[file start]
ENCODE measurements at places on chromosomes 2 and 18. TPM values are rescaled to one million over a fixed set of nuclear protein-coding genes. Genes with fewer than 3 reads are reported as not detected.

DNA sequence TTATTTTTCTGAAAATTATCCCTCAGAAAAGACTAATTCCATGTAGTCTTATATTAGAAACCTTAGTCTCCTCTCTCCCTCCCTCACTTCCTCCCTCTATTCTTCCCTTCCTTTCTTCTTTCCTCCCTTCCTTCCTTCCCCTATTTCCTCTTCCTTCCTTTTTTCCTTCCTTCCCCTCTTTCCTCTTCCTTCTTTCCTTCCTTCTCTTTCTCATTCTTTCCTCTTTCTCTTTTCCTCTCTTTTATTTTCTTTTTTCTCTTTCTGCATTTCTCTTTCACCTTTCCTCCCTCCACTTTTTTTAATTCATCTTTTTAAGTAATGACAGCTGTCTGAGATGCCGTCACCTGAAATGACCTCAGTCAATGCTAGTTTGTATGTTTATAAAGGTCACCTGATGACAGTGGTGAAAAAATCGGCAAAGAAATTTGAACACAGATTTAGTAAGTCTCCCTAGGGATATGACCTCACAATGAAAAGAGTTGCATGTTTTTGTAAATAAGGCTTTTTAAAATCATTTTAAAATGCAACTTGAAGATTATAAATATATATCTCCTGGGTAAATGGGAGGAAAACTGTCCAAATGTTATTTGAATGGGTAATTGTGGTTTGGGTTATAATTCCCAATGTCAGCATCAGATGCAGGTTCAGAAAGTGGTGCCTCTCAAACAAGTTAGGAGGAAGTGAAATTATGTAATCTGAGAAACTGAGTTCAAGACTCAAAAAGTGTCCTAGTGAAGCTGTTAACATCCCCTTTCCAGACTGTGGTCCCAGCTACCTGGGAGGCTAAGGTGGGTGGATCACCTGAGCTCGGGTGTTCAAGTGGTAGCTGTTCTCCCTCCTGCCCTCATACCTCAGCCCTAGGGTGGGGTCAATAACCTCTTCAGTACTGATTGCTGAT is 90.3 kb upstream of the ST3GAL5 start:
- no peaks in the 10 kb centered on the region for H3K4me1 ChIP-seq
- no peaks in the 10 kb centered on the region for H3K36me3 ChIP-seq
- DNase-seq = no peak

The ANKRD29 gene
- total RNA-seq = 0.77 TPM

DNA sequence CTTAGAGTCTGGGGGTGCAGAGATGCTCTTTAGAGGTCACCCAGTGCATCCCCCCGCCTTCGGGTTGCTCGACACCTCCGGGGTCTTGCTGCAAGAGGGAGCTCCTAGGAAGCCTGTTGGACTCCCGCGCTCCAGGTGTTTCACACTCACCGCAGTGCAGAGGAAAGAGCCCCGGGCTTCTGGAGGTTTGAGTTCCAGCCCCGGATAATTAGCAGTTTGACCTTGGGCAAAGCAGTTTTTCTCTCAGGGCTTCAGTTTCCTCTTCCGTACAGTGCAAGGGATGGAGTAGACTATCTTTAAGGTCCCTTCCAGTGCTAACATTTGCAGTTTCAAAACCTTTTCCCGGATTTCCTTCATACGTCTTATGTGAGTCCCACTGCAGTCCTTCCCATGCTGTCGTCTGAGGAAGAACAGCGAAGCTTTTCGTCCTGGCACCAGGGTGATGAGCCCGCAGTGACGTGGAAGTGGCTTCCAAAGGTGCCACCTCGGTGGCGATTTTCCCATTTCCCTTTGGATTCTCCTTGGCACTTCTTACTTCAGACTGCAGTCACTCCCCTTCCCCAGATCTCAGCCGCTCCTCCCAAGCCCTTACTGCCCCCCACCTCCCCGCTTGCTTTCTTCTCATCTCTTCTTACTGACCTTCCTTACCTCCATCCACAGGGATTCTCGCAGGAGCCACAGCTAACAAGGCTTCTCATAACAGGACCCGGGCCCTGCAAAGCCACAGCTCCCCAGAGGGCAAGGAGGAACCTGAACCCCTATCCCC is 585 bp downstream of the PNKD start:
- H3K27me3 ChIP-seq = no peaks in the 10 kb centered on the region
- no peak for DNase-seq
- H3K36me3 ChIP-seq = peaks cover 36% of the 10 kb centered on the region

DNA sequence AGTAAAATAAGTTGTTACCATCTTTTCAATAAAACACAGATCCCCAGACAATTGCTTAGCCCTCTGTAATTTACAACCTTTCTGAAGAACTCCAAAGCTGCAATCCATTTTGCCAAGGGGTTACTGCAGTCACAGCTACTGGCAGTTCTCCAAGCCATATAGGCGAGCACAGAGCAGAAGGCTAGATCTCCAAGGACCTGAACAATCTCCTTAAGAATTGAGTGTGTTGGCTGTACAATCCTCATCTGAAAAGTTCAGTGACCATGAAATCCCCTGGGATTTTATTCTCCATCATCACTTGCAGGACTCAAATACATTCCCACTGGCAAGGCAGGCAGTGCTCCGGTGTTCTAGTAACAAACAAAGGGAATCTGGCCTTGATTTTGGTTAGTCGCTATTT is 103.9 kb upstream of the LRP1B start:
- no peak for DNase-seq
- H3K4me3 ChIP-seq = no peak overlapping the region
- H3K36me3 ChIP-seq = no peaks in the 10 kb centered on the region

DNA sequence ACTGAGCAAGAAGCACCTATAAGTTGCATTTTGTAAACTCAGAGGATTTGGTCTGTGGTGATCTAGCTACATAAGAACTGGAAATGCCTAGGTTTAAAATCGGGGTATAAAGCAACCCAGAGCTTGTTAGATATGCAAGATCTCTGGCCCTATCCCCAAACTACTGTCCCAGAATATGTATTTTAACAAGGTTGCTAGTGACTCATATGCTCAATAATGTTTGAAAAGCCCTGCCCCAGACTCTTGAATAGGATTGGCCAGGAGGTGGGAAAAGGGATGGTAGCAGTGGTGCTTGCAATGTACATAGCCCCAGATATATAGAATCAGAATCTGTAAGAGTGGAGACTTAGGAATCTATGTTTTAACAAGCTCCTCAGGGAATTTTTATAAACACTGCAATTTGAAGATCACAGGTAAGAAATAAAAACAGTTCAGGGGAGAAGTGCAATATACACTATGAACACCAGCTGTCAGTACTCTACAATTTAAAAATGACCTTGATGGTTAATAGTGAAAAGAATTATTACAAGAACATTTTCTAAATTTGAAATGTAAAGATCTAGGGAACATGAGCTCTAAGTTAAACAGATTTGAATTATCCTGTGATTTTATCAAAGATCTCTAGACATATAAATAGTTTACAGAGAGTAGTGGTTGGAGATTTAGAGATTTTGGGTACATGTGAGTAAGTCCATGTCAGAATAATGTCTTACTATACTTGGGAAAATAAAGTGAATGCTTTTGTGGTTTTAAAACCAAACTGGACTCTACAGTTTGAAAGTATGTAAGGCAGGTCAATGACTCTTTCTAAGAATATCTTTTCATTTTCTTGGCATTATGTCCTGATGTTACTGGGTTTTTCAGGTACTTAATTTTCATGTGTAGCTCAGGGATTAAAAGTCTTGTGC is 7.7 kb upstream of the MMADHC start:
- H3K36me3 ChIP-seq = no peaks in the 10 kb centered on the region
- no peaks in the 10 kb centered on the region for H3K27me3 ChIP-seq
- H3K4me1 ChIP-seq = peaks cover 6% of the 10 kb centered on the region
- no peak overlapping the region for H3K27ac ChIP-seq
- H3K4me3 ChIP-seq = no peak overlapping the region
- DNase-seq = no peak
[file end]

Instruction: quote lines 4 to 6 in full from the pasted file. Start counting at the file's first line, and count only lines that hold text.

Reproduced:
- no peaks in the 10 kb centered on the region for H3K36me3 ChIP-seq
- DNase-seq = no peak

The ANKRD29 gene